Agile Leadership – 1 (Poppendieck talk)
The talk on video is here.
The slide deck is here.
This is an important topic, and, if I may say so, Mary Poppendieck makes a number of great points. I will emphasize a few below.
To me, the first thing is to tease out the various meanings of leadership, leader, leading.
Sometimes we mean decision-making, as in “who should make this decision.”
Sometimes we mean boss-ship, as in “she’s my boss.”
Sometimes we mean guiding and coaching, as in “he helped us discover this.”
Sometimes we mean domain knowledge, as in “she is the leader in x-ray tomography.”
Sometimes we mean inspiration, as in “I would follow him anywhere.” I will include articulating the vision and resolving people issues in this category, although they might easily be placed in their own categories.
It seems to me we need to be very careful about these different meanings (and others).
There are principles and patterns of leadership, at a high level, and then there is the specific thing: Taking a group of people, forming a specific team and discovering that specific leader of that team — even if he leads only for one day.
This is to say that leadership arises from specific needs and for specific followers. Another set of followers might be in a different situation and need a different kind of leadership. A good leader in one situation will not necessarily be successful in another (or as successful).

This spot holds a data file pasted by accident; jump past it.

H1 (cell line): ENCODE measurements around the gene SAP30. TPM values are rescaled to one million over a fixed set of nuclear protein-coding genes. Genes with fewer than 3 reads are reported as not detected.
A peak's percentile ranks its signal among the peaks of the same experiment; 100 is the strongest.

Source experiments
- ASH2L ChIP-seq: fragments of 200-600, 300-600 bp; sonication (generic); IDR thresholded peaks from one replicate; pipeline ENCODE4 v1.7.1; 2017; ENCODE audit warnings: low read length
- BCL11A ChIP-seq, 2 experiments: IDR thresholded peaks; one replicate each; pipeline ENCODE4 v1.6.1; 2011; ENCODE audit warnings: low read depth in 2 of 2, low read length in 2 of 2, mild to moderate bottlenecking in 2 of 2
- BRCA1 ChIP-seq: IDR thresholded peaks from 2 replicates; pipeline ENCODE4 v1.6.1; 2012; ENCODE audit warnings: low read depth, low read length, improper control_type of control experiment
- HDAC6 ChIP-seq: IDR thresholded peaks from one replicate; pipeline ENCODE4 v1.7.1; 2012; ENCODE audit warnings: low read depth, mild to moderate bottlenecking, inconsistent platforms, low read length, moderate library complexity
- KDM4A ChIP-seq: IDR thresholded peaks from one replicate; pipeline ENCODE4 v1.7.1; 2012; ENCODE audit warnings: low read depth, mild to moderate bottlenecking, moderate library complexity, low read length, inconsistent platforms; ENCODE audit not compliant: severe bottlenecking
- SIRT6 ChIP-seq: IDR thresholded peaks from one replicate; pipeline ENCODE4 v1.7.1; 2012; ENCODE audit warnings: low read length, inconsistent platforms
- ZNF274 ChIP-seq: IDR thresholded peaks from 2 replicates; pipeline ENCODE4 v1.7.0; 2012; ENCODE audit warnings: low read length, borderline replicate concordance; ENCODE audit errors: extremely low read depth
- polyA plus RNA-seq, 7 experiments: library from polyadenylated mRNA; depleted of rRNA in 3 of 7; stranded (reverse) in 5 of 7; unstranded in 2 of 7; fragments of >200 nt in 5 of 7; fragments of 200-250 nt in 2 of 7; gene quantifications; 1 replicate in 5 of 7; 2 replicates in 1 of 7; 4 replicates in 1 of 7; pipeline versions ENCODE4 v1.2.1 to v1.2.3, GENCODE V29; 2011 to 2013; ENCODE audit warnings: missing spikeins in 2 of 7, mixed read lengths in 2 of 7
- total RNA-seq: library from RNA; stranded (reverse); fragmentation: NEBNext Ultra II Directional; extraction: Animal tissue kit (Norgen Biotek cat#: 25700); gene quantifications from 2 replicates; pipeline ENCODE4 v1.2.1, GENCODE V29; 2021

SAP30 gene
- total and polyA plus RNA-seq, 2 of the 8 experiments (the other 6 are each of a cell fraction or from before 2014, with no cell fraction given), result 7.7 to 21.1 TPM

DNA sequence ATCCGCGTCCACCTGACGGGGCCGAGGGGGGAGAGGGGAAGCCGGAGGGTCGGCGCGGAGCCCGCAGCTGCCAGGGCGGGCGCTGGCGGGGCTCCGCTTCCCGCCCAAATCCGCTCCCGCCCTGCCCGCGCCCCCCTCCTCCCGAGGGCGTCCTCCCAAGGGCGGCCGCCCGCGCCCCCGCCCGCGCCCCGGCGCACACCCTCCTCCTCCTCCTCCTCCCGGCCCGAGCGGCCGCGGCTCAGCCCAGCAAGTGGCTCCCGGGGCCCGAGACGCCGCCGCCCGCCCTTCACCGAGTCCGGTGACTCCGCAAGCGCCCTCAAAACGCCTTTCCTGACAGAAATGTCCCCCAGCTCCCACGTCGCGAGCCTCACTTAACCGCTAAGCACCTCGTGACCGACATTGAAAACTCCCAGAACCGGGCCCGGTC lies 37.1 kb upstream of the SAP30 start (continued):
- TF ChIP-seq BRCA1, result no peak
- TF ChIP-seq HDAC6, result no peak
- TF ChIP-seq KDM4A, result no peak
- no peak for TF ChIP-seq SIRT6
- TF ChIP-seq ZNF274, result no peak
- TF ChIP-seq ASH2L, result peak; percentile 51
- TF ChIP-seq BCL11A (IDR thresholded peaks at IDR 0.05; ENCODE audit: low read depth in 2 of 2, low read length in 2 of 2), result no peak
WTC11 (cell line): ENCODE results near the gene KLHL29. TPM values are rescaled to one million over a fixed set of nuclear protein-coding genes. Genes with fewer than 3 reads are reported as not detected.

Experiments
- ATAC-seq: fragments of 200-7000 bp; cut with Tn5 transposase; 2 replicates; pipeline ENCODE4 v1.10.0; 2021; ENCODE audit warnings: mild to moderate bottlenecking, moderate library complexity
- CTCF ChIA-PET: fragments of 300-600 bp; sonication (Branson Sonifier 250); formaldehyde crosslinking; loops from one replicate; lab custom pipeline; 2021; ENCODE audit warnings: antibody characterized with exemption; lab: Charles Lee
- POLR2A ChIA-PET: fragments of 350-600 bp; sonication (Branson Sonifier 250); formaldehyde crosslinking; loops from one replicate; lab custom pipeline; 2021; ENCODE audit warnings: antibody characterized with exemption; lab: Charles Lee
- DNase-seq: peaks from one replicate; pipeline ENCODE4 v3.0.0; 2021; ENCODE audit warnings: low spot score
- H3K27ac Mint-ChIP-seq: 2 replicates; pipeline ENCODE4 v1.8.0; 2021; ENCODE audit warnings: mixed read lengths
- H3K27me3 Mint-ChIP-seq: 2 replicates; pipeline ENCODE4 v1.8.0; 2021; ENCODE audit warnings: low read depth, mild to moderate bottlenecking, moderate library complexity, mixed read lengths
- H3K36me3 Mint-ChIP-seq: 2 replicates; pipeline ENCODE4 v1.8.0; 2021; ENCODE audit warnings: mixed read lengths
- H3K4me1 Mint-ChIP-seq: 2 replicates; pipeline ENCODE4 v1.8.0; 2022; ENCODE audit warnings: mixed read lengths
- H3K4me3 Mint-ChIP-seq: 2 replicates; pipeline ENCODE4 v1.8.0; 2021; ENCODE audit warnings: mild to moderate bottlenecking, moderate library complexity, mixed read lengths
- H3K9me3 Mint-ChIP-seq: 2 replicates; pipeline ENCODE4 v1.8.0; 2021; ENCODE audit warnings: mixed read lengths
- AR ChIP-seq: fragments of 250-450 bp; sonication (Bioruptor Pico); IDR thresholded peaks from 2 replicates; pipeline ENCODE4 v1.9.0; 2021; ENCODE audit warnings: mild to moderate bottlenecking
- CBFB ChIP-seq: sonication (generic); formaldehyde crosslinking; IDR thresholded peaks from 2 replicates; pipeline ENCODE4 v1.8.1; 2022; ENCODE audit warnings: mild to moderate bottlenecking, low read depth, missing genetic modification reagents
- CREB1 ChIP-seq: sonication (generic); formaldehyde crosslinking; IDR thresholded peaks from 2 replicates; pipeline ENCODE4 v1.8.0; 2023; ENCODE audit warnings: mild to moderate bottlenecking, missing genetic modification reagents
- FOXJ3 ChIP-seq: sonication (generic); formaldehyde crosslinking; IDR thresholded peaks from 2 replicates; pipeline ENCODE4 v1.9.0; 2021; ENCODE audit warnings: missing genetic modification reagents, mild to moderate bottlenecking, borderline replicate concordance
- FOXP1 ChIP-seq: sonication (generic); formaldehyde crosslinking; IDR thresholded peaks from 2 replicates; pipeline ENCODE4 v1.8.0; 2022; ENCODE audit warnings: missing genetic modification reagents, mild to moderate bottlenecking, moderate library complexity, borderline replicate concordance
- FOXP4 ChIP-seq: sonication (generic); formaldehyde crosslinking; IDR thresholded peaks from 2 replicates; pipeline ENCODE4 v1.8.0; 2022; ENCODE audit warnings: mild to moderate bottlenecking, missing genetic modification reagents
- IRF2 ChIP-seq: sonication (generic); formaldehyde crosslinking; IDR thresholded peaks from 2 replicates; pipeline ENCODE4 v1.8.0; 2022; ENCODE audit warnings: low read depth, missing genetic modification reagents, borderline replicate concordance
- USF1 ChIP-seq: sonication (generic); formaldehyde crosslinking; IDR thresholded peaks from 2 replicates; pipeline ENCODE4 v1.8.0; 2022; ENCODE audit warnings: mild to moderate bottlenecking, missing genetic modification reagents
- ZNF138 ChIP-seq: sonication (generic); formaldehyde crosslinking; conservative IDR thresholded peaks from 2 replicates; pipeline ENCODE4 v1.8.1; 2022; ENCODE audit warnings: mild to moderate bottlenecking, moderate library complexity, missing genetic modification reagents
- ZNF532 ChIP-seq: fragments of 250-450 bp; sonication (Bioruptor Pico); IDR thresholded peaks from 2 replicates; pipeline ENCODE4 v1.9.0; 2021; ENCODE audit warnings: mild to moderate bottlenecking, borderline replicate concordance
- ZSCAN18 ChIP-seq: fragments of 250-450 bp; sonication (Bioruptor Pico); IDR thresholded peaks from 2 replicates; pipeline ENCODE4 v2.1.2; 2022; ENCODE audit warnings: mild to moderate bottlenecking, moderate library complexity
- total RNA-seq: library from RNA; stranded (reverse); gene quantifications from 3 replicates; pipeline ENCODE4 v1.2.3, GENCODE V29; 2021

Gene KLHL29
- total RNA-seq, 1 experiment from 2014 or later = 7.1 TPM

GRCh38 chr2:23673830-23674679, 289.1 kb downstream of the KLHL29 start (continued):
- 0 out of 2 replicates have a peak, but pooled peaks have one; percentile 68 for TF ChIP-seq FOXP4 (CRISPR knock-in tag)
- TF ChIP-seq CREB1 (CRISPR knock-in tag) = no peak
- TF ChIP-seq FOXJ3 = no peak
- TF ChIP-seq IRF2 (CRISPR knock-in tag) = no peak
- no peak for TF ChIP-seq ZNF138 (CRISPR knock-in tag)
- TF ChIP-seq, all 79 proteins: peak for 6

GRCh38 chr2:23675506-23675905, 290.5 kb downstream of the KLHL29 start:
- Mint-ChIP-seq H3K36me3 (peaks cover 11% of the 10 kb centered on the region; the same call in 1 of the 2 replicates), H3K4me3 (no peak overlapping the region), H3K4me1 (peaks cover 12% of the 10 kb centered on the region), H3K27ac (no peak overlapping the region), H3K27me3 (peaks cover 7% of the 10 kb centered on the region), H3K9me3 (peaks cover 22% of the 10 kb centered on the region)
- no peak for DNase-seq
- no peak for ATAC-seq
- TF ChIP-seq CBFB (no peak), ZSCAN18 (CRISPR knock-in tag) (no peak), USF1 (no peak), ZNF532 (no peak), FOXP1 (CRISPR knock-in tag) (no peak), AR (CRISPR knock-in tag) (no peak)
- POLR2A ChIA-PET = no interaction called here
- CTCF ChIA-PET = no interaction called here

I think Jeff Sutherland is in part referring to this when he talks about ’emergent leadership.’
For amusement, you may wish to peek at one of Churchill’s famous speeches.
Perhaps the most useful thing to say right now about IT efforts is that they are ultimately business efforts, and success to a large degree depends upon making the right trade-offs between a fluid technology situation and an evolving business problem shared by a customer-base in flux. So, we must visualize the problem and see where technology (with other things) can make a great contribution. In concrete terms, Mary Poppendieck puts the technology leader and the marketing (business) leader into one person, based on the Toyota pattern of a “chief engineer.” Certainly this addresses one of our key problems: A “technical success” that it not a market success.
Now, what do we do if we don’t have such a single person?
Mary Poppendieck says (rightly, in my opinion) that we need two people in the team joined at the hip; a marketing leader and a technical leader. (I think she is using a different definition of marketing leader than others might use.) This of course is not always possible either, but then at least the problem is clear.
This also makes clear the more general knowledge-creation problem. The people in the team with business knowledge must learn how to collaborate in creating combined knowledge with those on the team who are technical experts, and vice versa. Only when the two domains (to make it very simple) are fully engaged can a truly successful and innovative product be created (or emerge).
In a later installment, more about leadership in the fog of war.